Native advertising has come a long way from its debut in the digital marketing environment, when the lines between advertising and editorial were blurry at best. But a new study from the cloud-based intelligence platform MediaRadar, “Leaders and Lessons in Native Advertising,” found that 37% of publishers still aren’t complying with the Federal Trade Commission’s rules on disclosure for native advertising.
In late 2015, he FTC clamped down with more guidelines and an 11-page guidebook for businesses to promote more transparency within native advertising and ensure clarity for audiences, as I wrote at the time. Of course, 37% is a huge improvement from 61%, which was the figure cited in last year’s study on non-compliance. But the bottom line is that honesty about native ads has yet to become the status quo. In a world where fake news and ad fraud have troubled audiences and skewed our instincts for what’s valid, it’s to the benefit of publishers and advertisers to work harder.
The Evolution of the ‘Explicit Native’
Attracting the attention of users quick to download an ad-blocker or scroll past promoted posts on social media poses a significant challenge for marketers and publishers. Enter native advertising, thought to be the panacea for balancing editorial interest with advertising dollars. The FTC guidelines emphasized explicit disclosure of native ads in proximity to the headline (which, let’s face it, is the only thing many readers will allow their eyes to glaze through).
While the IAB deemed the terms “overly prescriptive,” DCN’s own Jason Kint said the impact of the guidelines would largely depend on what cases the FTC brought to the fold. There’s a difference between publishers and advertisers “trying to do the right thing” versus those engaging in “egregious acts of deception,” to use Kint’s words.
And we saw the first case the FTC brought up, in March 2016, when it charged retailer Lord & Taylor for allowing 50 Instagram stars to wear the exact same dress — with none of those influencers noting in their posts that wearing the dress was a coordinated campaign. Nylon magazine also ran an article and an Instagram post featuring the dress. It was almost as if Lord & Taylor had decided to blatantly disregard the FTC’s disclosure rules.
The FTC saw it as such and brought charges against the retailer, eventually reaching a settlement. The company, for its part, announced that it “never sought to deceive” its customers. But it was a clear warning that the FTC was serious in doubling down on enforcement, and that actions speak louder than words when it comes to trusting marketers. No matter that the FTC’s makeup under President Donald Trump is still a mystery (there are only two current members of the Commission) — the stage has already been set for advertisers to work harder to ensure compliance and not outsource this work to other parties.
And if the evolution of labeling content as native indicates anything, most digital publishers are trying harder. There’s been a 119% year-over-year growth in doing so. So how about the 37% of publishers choosing not to comply? They’re risking their reputation and revenue.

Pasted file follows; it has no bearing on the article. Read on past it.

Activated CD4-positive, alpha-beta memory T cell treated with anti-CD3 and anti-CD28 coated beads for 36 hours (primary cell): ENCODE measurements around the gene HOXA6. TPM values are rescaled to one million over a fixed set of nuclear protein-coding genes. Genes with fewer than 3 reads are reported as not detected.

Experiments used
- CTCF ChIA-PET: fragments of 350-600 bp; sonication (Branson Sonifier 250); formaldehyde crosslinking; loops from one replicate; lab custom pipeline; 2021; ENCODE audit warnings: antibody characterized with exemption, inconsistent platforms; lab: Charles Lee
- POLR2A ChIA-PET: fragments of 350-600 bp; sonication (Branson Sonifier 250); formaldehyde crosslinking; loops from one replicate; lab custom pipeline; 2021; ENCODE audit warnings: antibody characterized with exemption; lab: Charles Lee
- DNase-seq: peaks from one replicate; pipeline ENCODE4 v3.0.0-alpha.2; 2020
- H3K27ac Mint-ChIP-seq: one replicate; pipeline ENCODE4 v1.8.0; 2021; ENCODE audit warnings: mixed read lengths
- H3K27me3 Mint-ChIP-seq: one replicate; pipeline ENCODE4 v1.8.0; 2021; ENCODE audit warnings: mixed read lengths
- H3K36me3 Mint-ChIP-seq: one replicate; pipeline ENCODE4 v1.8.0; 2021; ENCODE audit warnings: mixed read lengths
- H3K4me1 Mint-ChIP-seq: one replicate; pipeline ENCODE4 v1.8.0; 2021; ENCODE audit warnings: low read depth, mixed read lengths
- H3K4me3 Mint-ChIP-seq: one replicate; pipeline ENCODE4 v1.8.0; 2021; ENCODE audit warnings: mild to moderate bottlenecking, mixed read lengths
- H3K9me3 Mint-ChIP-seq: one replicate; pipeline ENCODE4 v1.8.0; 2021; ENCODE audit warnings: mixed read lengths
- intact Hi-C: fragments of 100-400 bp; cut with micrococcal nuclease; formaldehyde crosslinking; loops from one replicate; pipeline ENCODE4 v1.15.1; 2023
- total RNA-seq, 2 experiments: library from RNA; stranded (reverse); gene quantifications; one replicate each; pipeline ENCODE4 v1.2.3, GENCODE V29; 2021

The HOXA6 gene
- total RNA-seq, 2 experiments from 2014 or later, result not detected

The Benefits of Going All In
With native set to continue to grow again this year, it seems only logical to go all-in on following the rules while delivering good advertising, and not circumventing the rules for the same goal. Yet some challenges going forward are that most native advertising campaigns only last a couple of months, and native renewal rates are fairly small at 33% across all media sites.
How should we address this? Well, MediaRadar’s study indicates that publishers who have robust native advertising operations and have invested in the necessary tech — including the New York Times, Wall Street Journal and Quartz — have a stronger renewal rate at 49%. Top publishers who sell and measure the impact of native successfully can expect renewal rates of 60 to 80%, according to MediaRadar’s forecast.
Tips for Success
That being said, here’s some advice for publishers going forward:
- Invest more in native advertising for more profit. It’s not going away, so seizing the right packages and running campaigns long enough to actually benefit is key. That also means considering the use of in-house native advertising teams, or freelancers devoted solely to creating native advertising.
- Communicate the results. This helps prove the efficacy of the advertising. And, granted the results are positive, this helps increase renewals.
- Consider newer ad categories that have yet to jump on the native bandwagon. Media and entertainment, professional services, finance and real estate, tech and retail were the top five categories in native advertising last year, so look beyond those to expand.
- Invest in the right technology. It will help sustain your business in the long run.
- Don’t break the rules. Unless you’re OK with potentially risking some revenue (a fine of $16,000 for every native ad violation) and your reputation among users.
- Try harder. The big issue for publishers who don’t follow the FTC’s guidelines, it seems, is that they want to game the system to make bad native ads work. But sacrificing quality or trust isn’t the way to go. The answer: Better advertising.